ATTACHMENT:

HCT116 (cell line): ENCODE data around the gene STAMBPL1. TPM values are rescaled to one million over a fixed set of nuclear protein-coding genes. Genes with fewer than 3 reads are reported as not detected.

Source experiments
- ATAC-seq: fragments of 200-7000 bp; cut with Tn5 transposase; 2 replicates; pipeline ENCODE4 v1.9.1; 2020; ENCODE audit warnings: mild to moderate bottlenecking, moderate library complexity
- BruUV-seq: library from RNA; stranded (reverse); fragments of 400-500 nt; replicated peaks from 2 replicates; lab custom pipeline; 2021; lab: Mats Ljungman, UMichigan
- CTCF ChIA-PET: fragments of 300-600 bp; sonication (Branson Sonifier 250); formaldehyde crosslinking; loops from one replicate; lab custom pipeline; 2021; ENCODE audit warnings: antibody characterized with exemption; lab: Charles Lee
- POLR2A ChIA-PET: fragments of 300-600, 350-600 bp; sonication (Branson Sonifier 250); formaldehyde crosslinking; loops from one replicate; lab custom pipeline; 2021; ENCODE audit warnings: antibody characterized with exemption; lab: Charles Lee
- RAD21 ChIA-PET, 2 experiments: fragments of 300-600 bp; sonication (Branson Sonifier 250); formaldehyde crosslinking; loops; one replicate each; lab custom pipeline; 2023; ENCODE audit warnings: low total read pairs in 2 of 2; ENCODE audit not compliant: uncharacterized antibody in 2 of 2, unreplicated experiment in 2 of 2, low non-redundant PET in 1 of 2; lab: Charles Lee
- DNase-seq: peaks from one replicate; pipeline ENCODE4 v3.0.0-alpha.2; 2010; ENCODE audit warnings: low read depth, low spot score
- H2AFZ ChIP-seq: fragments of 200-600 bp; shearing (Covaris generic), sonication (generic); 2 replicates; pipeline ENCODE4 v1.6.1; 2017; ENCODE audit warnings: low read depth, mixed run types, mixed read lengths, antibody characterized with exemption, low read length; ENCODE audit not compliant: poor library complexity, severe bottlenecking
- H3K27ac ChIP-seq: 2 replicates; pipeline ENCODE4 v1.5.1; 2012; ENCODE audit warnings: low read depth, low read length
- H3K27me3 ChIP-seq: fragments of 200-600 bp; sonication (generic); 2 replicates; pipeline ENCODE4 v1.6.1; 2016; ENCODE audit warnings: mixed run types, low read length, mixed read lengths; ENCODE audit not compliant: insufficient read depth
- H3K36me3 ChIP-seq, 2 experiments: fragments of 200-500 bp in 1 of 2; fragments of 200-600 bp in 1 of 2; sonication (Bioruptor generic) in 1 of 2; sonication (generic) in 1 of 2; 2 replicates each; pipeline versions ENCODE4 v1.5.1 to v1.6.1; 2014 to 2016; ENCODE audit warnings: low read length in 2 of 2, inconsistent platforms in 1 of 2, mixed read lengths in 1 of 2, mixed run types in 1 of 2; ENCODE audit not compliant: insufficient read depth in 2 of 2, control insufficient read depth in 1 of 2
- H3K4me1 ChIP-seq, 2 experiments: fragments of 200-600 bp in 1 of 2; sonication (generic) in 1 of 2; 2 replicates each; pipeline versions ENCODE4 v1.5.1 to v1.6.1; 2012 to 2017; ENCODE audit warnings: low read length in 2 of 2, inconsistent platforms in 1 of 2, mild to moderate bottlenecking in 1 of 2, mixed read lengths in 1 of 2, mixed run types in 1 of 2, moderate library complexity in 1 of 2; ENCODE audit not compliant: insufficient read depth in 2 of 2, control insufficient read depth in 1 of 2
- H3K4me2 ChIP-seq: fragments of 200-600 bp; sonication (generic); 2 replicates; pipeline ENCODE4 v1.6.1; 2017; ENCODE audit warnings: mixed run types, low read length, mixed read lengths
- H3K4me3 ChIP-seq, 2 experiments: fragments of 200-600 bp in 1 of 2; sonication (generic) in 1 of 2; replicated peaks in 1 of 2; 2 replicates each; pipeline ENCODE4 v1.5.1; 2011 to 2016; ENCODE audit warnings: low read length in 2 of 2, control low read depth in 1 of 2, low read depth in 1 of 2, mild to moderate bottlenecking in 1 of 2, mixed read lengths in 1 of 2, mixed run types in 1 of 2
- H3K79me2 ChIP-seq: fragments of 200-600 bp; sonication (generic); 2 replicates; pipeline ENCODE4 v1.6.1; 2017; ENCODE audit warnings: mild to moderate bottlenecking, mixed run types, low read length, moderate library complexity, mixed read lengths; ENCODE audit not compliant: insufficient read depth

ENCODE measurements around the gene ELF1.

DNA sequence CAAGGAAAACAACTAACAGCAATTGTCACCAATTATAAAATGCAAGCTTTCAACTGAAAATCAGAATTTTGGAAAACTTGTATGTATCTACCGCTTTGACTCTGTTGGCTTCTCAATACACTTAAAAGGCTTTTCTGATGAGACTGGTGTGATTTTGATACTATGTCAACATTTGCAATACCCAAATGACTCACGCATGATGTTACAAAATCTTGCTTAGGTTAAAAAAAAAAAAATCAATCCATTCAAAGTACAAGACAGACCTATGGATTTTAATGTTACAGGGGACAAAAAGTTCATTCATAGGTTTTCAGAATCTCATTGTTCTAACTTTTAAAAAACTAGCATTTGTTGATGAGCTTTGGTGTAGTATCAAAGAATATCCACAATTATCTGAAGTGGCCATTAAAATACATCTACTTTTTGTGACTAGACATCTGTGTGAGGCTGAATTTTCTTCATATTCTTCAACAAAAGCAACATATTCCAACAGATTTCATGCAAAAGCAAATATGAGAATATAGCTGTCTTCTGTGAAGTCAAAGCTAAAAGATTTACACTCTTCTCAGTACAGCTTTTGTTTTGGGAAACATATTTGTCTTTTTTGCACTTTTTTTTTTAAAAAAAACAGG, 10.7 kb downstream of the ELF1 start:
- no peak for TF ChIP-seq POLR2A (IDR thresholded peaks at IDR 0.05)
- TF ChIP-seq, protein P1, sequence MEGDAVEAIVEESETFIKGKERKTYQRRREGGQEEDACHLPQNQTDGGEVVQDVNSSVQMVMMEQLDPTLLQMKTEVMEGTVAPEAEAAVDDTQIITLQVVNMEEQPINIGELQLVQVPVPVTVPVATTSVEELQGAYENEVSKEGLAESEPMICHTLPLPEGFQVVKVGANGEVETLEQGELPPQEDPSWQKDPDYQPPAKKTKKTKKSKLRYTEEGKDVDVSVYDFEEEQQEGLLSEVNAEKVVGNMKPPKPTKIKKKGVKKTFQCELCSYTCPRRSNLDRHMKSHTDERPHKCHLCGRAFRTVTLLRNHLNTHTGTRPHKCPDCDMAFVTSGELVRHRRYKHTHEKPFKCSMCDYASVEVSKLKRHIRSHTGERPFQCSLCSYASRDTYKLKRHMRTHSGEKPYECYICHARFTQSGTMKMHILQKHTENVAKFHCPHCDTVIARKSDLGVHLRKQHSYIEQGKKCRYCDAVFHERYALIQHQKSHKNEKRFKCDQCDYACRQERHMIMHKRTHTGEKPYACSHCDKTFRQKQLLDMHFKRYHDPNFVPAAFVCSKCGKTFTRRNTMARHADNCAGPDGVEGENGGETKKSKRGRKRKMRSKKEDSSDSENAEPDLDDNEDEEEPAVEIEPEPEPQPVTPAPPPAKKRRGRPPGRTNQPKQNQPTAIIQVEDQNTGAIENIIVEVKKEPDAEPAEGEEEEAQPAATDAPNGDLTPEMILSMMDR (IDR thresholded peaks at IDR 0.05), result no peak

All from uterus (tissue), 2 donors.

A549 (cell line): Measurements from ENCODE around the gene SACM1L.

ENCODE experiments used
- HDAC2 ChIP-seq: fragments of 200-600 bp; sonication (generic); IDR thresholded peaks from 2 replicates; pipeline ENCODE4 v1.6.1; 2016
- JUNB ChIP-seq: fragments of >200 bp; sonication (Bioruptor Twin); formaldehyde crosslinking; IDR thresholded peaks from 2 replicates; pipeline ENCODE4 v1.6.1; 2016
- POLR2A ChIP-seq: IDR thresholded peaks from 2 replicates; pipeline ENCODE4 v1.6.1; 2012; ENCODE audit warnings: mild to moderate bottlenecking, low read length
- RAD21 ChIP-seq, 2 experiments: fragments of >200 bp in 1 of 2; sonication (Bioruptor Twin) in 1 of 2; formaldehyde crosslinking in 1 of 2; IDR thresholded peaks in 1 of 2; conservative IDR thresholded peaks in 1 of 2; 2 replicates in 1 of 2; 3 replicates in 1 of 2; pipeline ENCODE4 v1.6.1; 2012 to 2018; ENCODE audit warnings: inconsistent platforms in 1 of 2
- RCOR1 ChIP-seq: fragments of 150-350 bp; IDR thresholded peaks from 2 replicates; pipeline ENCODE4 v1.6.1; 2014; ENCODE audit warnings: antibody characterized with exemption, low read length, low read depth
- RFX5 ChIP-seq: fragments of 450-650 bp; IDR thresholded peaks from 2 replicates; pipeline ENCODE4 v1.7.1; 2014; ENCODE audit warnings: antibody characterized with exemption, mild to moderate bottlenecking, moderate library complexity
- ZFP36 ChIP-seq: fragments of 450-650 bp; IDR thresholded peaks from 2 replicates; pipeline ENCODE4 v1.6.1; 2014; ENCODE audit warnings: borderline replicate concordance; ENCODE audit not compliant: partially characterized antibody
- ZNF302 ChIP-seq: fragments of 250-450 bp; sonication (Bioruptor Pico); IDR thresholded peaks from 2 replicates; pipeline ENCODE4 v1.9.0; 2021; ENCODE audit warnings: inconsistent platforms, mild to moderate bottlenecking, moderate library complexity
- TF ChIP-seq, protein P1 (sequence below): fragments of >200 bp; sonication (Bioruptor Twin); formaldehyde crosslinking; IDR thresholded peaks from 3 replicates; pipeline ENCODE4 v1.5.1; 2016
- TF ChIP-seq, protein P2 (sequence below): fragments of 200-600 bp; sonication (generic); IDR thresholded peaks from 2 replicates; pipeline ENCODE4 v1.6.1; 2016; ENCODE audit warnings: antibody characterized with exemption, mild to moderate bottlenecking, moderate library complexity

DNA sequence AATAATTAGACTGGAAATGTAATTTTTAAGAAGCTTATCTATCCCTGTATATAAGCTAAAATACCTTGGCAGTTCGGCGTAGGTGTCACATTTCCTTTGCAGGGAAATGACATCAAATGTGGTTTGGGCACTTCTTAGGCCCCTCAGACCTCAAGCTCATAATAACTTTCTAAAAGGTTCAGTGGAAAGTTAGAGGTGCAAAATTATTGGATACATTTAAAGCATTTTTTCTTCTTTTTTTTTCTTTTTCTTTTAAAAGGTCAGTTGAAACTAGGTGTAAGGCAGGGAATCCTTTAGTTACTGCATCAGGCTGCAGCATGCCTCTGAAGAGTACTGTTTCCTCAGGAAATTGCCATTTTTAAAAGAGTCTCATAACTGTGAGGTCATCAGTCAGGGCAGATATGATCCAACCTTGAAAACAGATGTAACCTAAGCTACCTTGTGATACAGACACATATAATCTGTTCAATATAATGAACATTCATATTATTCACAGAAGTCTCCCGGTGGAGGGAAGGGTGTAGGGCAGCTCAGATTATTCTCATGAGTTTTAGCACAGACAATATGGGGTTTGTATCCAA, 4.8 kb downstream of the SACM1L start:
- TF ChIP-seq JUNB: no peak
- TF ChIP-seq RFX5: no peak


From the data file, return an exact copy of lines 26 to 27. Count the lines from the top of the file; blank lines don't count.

- POLR2A ChIP-seq: IDR thresholded peaks from 2 replicates; pipeline ENCODE4 v1.6.1; 2012; ENCODE audit warnings: mild to moderate bottlenecking, low read length
- RAD21 ChIP-seq, 2 experiments: fragments of >200 bp in 1 of 2; sonication (Bioruptor Twin) in 1 of 2; formaldehyde crosslinking in 1 of 2; IDR thresholded peaks in 1 of 2; conservative IDR thresholded peaks in 1 of 2; 2 replicates in 1 of 2; 3 replicates in 1 of 2; pipeline ENCODE4 v1.6.1; 2012 to 2018; ENCODE audit warnings: inconsistent platforms in 1 of 2